Coffee Reduces Risk of Alzheimer's Disease: Direct Evidence
It would be too bold a move at this point to say that drinking coffee prevents Alzheimer's disease. However, the results of a new study indicate that older adults with mild memory problems who drink a moderate amount of coffee each day will not progress to Alzheimer's disease or at least will have a significant delay before converting to this most common type of dementia.
The good news about coffee and caffeine
One of the first things to point out about this study is that it involved the use of caffeinated coffee--not decaf. In fact, the investigators measured levels of caffeine in the study participants' blood and from there determined that about three cups of coffee daily was the "magic" number needed to achieve the benefits observed in the study.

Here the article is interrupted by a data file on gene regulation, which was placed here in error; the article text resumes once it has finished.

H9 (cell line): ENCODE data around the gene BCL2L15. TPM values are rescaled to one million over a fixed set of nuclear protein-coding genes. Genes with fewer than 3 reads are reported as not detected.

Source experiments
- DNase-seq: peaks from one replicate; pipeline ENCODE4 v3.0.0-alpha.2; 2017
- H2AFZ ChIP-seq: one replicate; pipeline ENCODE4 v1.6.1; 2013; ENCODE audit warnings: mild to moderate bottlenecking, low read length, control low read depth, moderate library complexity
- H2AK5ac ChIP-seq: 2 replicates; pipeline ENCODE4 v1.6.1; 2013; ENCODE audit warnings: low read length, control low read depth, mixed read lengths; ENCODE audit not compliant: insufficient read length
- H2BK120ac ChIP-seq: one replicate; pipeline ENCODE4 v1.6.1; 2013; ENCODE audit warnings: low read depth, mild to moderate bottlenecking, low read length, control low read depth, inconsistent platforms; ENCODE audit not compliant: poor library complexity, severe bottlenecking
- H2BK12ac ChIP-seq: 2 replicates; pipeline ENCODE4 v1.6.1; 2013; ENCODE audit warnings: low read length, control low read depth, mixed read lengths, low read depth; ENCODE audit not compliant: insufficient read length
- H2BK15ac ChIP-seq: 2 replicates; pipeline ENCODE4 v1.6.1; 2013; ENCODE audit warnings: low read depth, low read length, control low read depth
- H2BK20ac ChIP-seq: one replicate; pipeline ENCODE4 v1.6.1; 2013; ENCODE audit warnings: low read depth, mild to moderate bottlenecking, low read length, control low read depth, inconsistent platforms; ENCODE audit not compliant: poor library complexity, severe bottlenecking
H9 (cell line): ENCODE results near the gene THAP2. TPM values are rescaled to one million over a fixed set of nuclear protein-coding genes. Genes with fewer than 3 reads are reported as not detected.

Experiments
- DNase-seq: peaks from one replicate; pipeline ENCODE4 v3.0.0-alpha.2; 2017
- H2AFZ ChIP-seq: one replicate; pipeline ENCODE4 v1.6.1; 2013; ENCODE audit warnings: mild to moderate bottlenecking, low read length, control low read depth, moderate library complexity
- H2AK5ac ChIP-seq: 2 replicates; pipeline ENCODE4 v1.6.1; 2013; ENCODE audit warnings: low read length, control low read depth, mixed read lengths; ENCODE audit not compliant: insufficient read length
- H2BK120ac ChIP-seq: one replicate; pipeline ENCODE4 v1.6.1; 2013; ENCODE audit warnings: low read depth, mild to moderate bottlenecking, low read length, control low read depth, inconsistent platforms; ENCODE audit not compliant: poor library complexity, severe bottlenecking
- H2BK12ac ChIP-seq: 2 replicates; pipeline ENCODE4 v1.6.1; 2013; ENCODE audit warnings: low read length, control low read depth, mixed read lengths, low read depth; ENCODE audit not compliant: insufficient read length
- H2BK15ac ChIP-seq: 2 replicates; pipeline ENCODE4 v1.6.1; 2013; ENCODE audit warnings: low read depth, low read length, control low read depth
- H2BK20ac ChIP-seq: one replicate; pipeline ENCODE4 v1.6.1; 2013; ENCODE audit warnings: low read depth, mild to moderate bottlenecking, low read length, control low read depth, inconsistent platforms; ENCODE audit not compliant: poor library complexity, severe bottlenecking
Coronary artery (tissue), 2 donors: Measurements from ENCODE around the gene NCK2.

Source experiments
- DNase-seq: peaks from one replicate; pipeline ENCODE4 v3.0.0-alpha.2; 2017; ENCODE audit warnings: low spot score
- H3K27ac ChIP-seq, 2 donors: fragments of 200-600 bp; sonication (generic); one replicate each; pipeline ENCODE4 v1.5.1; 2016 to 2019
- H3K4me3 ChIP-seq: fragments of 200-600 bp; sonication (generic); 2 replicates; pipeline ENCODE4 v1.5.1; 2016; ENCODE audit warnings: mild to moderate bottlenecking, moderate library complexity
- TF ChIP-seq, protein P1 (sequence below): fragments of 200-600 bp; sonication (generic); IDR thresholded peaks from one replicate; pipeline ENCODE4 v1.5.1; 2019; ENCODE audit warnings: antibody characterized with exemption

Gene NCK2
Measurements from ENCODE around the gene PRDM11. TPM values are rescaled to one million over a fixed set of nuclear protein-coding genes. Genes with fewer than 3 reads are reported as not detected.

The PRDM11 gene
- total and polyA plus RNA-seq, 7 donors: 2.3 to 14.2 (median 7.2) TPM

Here's what the investigators discovered among the 124 individuals ages 65 to 88 who participated in the study. The researchers focused on people with early signs of Alzheimer's disease, a condition called mild cognitive impairment (MCI), as about 15% of people with MCI progress to full-blown Alzheimer's disease each year.